|- Frederico Chaves Guedes - is expected to be one of the stars of next year's World Cup. Last season the 22-year-old Brazilian scored 40 goals in just 43 appearances (including 14 during the Copa do Brazil, an all-time record) for Cruzeiro, the club in Belo Horizonte where Real Madrid's Ronaldo learned his trade. One was the fastest goal in Brazilian football history, netted after just 3.17 seconds of play.
Belo Horizonte (beautiful horizon) - the fourth largest city in Brazil and one of its main business centres - was built with wide avenues and leafy suburbs, but now it faces problems shared with many other Latin American cities. Many of its 2.2 million people live in slums, where they don't have access to sewage or freshwater and are threatened by flooding in winter.
Fred was born in Teofilo Otoni, in Minas Gerais, also the birthplace of Pelé, probably the world's greatest-ever footballer. Minas Gerais is one of the states most affected by logging, road-building and the growth of towns and cities, which increasingly threaten the forests covering around three-fifths of the country, as well as the species that live in them. Its Atlantic forests - which are home to up to 8 per cent of all the world's plants and 5 per cent of its vertebrates, including 21 primate species found nowhere else - are particularly endangered. And agriculture, pastures and settlements have replaced trees that used to cover the southern and eastern parts of the state.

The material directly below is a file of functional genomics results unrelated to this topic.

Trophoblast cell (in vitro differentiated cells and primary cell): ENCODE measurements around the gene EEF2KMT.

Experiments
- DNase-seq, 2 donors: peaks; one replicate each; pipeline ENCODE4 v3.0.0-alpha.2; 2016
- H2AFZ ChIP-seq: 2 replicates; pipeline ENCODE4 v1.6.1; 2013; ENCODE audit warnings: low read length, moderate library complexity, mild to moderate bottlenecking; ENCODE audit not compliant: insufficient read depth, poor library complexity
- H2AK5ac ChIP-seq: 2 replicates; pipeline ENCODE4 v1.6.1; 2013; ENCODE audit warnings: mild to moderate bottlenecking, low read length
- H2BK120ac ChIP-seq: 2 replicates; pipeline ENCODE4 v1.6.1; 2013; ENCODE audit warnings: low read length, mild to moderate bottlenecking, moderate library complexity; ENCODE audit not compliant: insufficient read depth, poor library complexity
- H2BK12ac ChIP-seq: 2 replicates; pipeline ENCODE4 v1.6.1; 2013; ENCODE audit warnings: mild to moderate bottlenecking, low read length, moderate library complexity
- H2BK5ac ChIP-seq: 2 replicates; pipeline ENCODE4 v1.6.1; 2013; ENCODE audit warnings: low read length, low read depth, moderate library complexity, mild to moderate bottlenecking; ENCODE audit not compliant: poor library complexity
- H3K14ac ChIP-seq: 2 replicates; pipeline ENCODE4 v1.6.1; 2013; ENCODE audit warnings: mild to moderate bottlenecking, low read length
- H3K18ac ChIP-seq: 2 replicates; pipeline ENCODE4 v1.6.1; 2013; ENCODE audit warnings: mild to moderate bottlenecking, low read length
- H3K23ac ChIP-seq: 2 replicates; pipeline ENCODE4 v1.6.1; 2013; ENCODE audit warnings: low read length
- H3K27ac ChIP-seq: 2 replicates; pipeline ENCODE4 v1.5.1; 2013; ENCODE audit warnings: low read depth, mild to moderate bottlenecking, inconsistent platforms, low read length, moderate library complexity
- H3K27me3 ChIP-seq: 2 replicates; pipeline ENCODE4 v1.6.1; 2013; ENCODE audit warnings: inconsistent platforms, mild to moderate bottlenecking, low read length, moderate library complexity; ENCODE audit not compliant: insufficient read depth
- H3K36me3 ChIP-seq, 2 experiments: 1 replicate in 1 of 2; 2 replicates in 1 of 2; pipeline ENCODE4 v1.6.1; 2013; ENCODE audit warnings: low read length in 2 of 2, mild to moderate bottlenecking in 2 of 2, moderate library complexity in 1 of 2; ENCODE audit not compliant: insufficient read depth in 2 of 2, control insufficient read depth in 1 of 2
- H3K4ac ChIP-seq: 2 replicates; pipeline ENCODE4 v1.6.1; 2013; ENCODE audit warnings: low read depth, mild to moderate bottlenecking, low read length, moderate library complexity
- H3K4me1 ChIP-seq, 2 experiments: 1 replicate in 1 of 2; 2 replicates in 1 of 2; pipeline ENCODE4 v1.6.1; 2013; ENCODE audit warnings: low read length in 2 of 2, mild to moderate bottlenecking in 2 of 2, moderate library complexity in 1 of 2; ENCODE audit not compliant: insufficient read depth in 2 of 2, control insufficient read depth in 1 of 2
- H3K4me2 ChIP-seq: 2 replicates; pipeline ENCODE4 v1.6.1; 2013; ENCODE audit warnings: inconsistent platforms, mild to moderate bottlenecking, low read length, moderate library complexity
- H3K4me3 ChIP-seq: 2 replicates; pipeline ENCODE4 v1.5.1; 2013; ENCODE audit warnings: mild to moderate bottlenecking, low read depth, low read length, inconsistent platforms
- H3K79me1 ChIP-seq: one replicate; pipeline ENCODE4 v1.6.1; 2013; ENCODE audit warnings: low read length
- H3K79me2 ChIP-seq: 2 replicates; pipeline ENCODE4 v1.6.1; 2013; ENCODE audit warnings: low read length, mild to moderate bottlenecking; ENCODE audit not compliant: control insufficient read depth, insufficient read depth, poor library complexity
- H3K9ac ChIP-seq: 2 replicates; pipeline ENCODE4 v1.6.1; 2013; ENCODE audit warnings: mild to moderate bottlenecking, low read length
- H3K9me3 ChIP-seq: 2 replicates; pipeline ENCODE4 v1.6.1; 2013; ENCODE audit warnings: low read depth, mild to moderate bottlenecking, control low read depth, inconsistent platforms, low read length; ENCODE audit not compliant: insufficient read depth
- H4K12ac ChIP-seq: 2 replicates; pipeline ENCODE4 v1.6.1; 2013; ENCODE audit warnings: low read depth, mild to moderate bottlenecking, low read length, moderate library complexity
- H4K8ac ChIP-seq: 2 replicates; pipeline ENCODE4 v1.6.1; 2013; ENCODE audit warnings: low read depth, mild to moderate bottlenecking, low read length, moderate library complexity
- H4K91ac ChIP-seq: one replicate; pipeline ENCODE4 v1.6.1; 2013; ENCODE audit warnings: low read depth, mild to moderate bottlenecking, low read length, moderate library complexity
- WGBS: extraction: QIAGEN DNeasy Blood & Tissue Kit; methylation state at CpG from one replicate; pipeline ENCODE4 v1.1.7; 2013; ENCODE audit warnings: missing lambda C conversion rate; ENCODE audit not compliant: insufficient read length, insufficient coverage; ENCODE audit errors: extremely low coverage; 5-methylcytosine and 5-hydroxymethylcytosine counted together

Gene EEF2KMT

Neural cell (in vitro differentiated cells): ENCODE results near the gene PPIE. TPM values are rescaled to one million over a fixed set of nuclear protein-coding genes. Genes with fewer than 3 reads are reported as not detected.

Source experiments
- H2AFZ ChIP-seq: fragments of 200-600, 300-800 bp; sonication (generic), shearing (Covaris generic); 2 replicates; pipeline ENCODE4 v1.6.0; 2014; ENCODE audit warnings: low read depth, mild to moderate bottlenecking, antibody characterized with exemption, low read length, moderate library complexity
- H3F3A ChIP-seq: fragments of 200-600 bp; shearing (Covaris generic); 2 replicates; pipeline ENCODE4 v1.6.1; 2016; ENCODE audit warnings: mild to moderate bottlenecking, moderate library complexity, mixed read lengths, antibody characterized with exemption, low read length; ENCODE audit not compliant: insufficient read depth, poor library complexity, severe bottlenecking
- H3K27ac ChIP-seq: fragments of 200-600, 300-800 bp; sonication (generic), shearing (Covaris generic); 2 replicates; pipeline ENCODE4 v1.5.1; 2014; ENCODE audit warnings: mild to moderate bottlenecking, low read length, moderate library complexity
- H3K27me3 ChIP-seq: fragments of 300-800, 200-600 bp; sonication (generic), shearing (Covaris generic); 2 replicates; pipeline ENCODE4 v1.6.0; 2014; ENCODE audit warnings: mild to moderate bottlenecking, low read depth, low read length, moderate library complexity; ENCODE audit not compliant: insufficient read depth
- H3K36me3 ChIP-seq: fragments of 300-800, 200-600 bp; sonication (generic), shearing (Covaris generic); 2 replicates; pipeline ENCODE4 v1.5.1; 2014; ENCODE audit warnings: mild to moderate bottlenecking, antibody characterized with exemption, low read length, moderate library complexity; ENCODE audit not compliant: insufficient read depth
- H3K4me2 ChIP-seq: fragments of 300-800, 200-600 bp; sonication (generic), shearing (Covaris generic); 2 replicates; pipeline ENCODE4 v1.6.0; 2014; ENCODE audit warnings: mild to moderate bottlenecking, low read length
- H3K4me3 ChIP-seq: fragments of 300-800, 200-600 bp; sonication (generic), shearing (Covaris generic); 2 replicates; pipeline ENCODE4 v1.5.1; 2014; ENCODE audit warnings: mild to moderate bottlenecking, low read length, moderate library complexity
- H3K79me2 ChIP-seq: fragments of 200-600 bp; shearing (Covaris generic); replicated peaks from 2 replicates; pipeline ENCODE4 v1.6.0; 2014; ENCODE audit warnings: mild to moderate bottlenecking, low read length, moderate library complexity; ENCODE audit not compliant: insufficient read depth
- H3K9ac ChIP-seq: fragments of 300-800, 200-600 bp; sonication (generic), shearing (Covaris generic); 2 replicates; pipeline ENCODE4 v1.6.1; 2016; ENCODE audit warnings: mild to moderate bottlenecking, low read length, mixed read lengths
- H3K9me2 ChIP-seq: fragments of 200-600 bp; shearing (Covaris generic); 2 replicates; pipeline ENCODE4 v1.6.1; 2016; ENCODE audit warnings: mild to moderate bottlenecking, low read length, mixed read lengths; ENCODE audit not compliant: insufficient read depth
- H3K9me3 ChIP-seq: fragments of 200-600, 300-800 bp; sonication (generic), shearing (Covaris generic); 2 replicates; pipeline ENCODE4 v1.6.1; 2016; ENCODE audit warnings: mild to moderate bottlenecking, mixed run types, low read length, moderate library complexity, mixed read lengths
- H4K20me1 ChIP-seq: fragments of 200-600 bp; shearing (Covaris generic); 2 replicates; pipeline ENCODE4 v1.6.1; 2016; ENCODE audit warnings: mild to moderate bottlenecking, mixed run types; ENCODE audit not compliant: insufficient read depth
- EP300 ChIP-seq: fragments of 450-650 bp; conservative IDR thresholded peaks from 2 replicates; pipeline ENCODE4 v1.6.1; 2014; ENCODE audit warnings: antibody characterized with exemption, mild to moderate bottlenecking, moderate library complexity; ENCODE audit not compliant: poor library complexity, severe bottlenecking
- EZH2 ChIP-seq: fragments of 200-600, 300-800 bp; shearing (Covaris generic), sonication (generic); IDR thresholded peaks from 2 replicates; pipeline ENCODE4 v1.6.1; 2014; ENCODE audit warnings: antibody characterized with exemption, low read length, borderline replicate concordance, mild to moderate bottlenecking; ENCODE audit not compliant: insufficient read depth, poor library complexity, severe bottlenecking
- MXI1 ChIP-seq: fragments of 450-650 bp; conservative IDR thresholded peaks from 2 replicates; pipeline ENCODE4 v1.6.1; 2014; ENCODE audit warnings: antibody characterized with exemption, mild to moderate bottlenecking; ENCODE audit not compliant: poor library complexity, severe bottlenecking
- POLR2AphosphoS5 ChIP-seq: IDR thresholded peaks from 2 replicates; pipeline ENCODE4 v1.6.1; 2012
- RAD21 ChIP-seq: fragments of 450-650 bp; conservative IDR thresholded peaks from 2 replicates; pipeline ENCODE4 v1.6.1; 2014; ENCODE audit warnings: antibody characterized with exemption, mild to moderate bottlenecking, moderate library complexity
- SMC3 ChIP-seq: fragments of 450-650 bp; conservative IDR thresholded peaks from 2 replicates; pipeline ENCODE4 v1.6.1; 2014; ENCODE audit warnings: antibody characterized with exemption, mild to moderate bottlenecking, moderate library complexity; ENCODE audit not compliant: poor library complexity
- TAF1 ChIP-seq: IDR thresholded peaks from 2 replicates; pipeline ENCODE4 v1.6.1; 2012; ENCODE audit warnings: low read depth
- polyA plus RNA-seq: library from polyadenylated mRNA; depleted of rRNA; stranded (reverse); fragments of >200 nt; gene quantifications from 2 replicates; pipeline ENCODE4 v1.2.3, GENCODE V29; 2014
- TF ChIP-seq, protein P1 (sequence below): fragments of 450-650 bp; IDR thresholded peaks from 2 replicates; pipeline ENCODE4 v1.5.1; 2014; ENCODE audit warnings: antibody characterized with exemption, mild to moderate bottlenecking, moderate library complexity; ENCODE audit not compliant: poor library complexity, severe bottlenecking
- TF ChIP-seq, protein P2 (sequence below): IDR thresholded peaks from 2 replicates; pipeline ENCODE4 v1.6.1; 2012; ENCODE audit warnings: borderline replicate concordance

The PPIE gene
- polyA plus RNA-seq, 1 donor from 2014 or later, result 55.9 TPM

Now Fred wears the No. 11 shirt for France's champions, Olympique Lyon. Tunza caught up with him there.
How are you enjoying your move to France?
Being a football player in Brazil was a tremendous opportunity and a dream come true, as it let me really help my family. I loved Belo Horizonte, and the two clubs I had the opportunity to play for were very positive and beneficial for my career. And its people are very warm and friendly.
Europe is very different... the cold weather, the food, the way of life... but I like Lyon very much. I have a lot of people around to help me, and I'm making new friends. European football is different, too: the game is very quick, the opposite of how it is played in Brazil, where it is slower because of the hot weather. And the organization of the championships here in Europe is taken very seriously, which I find very good for sports.
I feel I can help my club do well. I know I can improve through training, pushing myself to the limit and learning how to care for my health.
You come from a very beautiful area - do you feel that we know enough about the environment?
Brazil is a wonderful country to visit because of its lush forests and beaches, as well as its variety of different peoples living there together without racism.
Yes, nature in Brazil is very rich and beautiful. But people who have always lived in big cities suffer, as they do not know nature. You need to travel to small towns and villages to see and experience the environment. But I think we actually are taking the environment more seriously - people nowadays think more about the future of their kids.
Have you any thoughts about what young people can do to help preserve the environment?
Recycling is the best way to preserve nature and its potential. Do not kill our forests. It is only in these last years that Brazilians have become conscious of these issues.
Knowing more about our planet is of course very important. Young people these days care more about nature and what is around them - but they need more information about what is going on and what is happening in other places. I believe that all countries can teach us something about culture and nature.
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